TransMolecular Inc. is relying on a toxin from scorpions, called chlorotoxin, to lead its way in fighting glioma, the deadly brain cancer.

The Birmingham, Ala.-based drug discovery and development company last month moved its first drug candidate into the clinic. The candidate, 131I-TM-601, is a radiopharmaceutical containing the chlorotoxin and is in a Phase I/II trial, with one of the endpoints being survival and another being biodistribution.

"The particular peptide we're working with is a neurotoxin, which knows how to enter the central nervous system," said TransMolecular President and CEO Matthew Gonda.

The drug uses toxin sequences from chlorotoxin that have evolved to locate and bind to their receptor, which is expressed on tumor cells but not on normal cells. Gonda said it's like "molecular surgery," with the sequences being used to guide the radioactive payload to the target.

And unlike surgery, which Gonda calls "a sledgehammer approach," the drug has a way of distinguishing between normal and tumor cells. Because it's a targeting drug, it can also concentrate at the tumor site, like a "smart bomb," Gonda said.

Scorpions would use the toxin to kill cockroaches, for example.

"The receptor is shared between insects and man, but in man it's only found in tumor cells," he said.

Gonda said that the chlorotoxin is chemically synthesized with peptide chemistry in order to get "high purity and functionality."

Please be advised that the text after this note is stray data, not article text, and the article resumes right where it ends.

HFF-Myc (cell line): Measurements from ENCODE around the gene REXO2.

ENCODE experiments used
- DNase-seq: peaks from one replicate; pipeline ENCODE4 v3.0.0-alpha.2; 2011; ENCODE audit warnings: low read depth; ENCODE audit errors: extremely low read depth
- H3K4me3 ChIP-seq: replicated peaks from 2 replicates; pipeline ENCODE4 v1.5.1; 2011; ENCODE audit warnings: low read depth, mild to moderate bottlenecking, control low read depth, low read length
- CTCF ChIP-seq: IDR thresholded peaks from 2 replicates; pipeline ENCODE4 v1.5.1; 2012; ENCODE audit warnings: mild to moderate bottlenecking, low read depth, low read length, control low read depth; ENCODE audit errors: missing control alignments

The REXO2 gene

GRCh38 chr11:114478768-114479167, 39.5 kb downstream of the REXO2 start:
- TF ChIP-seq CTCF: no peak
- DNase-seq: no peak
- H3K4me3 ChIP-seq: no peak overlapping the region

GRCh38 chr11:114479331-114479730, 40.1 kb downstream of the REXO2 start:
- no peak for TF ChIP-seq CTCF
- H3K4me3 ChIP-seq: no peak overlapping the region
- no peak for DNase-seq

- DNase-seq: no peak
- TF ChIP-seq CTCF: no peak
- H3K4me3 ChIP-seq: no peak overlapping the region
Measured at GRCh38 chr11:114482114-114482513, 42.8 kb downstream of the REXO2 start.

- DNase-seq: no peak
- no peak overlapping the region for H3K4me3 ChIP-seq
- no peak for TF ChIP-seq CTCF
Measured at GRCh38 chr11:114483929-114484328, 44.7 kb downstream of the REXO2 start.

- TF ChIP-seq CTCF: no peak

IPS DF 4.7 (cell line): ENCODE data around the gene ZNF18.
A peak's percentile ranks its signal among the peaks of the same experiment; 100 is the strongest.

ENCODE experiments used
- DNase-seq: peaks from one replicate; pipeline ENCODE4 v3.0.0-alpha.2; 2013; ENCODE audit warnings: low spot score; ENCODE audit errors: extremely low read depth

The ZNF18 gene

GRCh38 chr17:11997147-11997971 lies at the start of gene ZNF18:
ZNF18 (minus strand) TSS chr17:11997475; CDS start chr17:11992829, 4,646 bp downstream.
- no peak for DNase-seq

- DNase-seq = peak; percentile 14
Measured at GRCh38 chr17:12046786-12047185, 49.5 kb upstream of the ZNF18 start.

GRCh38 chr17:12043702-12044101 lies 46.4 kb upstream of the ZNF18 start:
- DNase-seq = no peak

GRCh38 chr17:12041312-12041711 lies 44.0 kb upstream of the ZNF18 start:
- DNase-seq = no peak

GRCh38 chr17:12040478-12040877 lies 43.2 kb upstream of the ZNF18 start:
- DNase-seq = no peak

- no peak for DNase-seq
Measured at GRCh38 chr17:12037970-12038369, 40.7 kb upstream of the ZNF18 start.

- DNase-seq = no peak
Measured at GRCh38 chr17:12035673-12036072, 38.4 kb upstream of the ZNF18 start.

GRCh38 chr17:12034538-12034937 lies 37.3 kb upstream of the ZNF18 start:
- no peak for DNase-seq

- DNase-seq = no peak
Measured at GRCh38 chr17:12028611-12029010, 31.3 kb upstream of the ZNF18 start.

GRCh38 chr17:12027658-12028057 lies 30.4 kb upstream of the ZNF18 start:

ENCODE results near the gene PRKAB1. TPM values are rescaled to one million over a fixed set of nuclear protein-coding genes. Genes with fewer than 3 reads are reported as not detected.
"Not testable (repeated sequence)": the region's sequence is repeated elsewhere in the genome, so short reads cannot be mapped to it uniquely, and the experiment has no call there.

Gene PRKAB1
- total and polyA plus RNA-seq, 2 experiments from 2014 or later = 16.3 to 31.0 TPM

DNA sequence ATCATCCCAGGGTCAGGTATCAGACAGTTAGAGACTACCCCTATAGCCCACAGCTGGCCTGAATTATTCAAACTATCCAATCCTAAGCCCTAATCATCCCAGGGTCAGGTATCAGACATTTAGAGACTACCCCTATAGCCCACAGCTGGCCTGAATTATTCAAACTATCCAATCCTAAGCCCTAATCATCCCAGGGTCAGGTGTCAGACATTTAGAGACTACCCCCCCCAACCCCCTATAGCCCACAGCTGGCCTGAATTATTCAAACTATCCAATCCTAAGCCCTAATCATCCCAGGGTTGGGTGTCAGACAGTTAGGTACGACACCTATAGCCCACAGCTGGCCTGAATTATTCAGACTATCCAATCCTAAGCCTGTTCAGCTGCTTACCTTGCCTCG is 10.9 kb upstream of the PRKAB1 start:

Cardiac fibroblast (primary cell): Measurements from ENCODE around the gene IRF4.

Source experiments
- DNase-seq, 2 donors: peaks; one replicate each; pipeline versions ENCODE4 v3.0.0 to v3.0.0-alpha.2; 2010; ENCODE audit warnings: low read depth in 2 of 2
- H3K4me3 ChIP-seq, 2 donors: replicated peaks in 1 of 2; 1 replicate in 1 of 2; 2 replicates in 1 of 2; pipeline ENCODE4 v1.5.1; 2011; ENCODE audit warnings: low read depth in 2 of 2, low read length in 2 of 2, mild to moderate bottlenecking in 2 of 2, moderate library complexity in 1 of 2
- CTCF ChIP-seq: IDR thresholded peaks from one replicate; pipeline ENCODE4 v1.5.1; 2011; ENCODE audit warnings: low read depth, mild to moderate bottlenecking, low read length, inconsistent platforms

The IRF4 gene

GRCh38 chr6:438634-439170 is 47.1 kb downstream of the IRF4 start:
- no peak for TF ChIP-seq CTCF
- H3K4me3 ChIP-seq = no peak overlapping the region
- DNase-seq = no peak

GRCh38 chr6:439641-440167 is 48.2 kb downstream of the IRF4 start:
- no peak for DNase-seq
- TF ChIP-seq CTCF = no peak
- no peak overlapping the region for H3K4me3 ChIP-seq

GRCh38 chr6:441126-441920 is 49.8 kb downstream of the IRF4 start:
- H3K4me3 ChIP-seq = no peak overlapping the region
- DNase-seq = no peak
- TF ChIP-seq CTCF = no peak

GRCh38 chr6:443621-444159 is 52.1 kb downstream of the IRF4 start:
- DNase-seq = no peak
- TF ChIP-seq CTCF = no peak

"In preclinical studies we haven't seen any toxic side effects at 100-fold what we would have in people," Gonda said. "That doesn't mean it would not be toxic at 1,000-fold." The company's strategic plan is to treat brain cancer comprehensively.

"What we'd like to be able to do is diagnose the disease, develop the drug, treat it, and then better follow up with an image of how the drug is working," Gonda said. "We're developing a franchise in the area of oncology."

The 131I-TM-601 product is TransMolecular's only candidate in the clinic, but its scientists have found the receptor on a range of other tumor types, Gonda said.

Gonda said 131I-TM-601 is an adjuvant therapy with an enhanced ability to kill tumor cells.

"It not only delivers the drug, it sensitizes the cell to be killed," Gonda said.

TransMolecular also is developing therapeutics to treat neuropathic pain, which, Gonda noted, is associated with cancer, arthritis, stroke, diabetes and back pain.

Relying on research in ion channels, the company has discovered a sodium ion channel addressing pain-signaling neurons. The particular ion channel is a molecular target for pain, he said.

Gonda said TransMolecular is seeking pharmaceutical partners for high-throughput screening of that molecular target. The company is in discussions with potential partners regarding agreements in which TransMolecular would do the up-front research, and the partner would do the screening and development, allowing TransMolecular to participate in later revenues.

TransMolecular raised $9 million in a Series B financing in 2000, and within the next few months will be looking to complete a Series C round of $25 million to $30 million.

"We think it will take us a long way down the road," Gonda said.

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